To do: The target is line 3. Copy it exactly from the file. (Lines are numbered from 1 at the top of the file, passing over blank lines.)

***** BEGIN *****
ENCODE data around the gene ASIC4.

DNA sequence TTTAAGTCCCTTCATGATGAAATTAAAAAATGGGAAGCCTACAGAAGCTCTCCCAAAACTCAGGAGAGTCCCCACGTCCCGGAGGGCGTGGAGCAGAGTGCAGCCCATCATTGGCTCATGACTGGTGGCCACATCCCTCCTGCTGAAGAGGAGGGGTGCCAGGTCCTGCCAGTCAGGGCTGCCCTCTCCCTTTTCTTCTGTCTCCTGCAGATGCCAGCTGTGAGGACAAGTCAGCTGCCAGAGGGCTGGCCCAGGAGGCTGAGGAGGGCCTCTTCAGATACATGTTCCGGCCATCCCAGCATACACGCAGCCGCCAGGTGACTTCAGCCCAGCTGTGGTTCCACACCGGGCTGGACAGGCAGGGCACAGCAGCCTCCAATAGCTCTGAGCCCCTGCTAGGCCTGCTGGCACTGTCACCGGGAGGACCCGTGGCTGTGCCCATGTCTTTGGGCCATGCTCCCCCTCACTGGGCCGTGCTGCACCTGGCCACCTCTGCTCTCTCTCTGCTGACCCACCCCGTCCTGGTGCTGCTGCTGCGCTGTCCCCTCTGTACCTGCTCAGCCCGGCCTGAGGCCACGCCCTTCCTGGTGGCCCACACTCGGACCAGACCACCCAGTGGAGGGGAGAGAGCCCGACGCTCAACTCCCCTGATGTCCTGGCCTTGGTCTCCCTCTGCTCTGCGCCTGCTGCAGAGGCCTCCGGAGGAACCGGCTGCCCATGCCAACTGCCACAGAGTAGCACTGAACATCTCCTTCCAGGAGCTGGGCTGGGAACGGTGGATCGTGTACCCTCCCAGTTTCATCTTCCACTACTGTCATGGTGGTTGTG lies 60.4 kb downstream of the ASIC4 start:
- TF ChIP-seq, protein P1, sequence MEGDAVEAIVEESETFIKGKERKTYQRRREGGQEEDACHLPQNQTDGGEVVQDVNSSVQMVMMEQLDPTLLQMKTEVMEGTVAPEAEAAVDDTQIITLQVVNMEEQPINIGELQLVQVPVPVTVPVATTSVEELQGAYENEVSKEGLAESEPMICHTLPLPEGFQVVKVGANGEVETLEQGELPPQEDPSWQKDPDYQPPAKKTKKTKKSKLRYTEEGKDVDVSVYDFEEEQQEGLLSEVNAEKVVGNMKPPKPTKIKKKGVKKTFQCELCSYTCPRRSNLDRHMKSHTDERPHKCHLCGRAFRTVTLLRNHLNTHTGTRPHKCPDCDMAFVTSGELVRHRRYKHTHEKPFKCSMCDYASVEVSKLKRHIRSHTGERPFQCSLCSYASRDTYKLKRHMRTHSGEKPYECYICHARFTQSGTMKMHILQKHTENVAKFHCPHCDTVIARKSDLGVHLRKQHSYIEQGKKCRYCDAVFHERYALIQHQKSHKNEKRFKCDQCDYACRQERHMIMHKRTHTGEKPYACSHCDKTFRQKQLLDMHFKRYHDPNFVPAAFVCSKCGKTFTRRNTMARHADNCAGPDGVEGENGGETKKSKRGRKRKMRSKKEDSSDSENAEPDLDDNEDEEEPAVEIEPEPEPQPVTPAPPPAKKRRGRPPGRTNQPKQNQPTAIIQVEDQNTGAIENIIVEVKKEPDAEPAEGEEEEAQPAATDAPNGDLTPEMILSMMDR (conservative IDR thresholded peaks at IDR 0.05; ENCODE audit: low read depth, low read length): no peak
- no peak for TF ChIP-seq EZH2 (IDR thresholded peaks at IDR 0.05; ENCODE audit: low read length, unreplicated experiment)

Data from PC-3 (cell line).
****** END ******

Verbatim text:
- TF ChIP-seq, protein P1, sequence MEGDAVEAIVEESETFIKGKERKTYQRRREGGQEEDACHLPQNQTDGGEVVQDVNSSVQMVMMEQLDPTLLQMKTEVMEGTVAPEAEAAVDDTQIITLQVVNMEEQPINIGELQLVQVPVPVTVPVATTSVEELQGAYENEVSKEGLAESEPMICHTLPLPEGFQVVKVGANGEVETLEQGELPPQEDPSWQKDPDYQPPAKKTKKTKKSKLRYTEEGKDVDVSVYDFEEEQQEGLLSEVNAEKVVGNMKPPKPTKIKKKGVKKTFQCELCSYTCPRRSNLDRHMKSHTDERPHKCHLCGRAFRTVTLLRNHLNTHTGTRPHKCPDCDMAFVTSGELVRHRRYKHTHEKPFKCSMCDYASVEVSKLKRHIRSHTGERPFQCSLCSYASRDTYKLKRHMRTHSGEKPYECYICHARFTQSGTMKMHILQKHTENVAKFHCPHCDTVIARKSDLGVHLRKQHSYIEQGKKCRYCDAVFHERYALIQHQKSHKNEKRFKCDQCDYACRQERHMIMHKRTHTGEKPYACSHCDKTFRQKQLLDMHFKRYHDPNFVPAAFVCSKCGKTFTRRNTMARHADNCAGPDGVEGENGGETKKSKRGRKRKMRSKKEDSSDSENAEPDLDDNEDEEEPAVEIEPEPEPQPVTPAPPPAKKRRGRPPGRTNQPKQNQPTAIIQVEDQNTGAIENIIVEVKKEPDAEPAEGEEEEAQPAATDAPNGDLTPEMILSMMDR (conservative IDR thresholded peaks at IDR 0.05; ENCODE audit: low read depth, low read length): no peak